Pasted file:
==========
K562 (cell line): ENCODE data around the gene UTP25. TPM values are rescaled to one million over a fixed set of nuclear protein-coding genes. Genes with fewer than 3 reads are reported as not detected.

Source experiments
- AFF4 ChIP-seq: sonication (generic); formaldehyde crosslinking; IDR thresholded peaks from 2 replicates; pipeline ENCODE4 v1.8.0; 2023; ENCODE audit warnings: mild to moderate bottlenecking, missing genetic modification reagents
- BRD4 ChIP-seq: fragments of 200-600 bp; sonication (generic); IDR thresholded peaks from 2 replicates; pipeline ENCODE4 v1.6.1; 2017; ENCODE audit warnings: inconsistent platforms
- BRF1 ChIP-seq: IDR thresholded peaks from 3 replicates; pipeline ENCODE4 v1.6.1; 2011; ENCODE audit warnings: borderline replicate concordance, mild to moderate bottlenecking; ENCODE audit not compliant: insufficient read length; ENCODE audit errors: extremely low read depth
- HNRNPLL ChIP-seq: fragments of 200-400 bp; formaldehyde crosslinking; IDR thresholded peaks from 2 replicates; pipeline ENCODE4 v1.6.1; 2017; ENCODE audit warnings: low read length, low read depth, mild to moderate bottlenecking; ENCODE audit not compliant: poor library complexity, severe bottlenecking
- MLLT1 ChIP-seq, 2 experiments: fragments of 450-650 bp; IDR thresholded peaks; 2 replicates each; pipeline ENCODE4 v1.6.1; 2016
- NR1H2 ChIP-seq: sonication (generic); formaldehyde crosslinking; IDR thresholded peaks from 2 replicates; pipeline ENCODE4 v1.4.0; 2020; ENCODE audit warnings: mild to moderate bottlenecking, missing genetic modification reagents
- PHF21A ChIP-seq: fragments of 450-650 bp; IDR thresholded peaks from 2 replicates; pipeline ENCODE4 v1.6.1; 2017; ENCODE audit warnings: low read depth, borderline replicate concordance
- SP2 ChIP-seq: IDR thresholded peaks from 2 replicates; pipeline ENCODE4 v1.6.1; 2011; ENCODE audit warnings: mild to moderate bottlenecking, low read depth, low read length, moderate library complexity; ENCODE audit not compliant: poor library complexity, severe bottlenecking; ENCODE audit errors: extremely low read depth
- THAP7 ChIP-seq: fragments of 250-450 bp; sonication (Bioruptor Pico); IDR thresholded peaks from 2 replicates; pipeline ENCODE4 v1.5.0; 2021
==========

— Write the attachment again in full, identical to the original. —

K562 (cell line): ENCODE data around the gene UTP25. TPM values are rescaled to one million over a fixed set of nuclear protein-coding genes. Genes with fewer than 3 reads are reported as not detected.

Source experiments
- AFF4 ChIP-seq: sonication (generic); formaldehyde crosslinking; IDR thresholded peaks from 2 replicates; pipeline ENCODE4 v1.8.0; 2023; ENCODE audit warnings: mild to moderate bottlenecking, missing genetic modification reagents
- BRD4 ChIP-seq: fragments of 200-600 bp; sonication (generic); IDR thresholded peaks from 2 replicates; pipeline ENCODE4 v1.6.1; 2017; ENCODE audit warnings: inconsistent platforms
- BRF1 ChIP-seq: IDR thresholded peaks from 3 replicates; pipeline ENCODE4 v1.6.1; 2011; ENCODE audit warnings: borderline replicate concordance, mild to moderate bottlenecking; ENCODE audit not compliant: insufficient read length; ENCODE audit errors: extremely low read depth
- HNRNPLL ChIP-seq: fragments of 200-400 bp; formaldehyde crosslinking; IDR thresholded peaks from 2 replicates; pipeline ENCODE4 v1.6.1; 2017; ENCODE audit warnings: low read length, low read depth, mild to moderate bottlenecking; ENCODE audit not compliant: poor library complexity, severe bottlenecking
- MLLT1 ChIP-seq, 2 experiments: fragments of 450-650 bp; IDR thresholded peaks; 2 replicates each; pipeline ENCODE4 v1.6.1; 2016
- NR1H2 ChIP-seq: sonication (generic); formaldehyde crosslinking; IDR thresholded peaks from 2 replicates; pipeline ENCODE4 v1.4.0; 2020; ENCODE audit warnings: mild to moderate bottlenecking, missing genetic modification reagents
- PHF21A ChIP-seq: fragments of 450-650 bp; IDR thresholded peaks from 2 replicates; pipeline ENCODE4 v1.6.1; 2017; ENCODE audit warnings: low read depth, borderline replicate concordance
- SP2 ChIP-seq: IDR thresholded peaks from 2 replicates; pipeline ENCODE4 v1.6.1; 2011; ENCODE audit warnings: mild to moderate bottlenecking, low read depth, low read length, moderate library complexity; ENCODE audit not compliant: poor library complexity, severe bottlenecking; ENCODE audit errors: extremely low read depth
- THAP7 ChIP-seq: fragments of 250-450 bp; sonication (Bioruptor Pico); IDR thresholded peaks from 2 replicates; pipeline ENCODE4 v1.5.0; 2021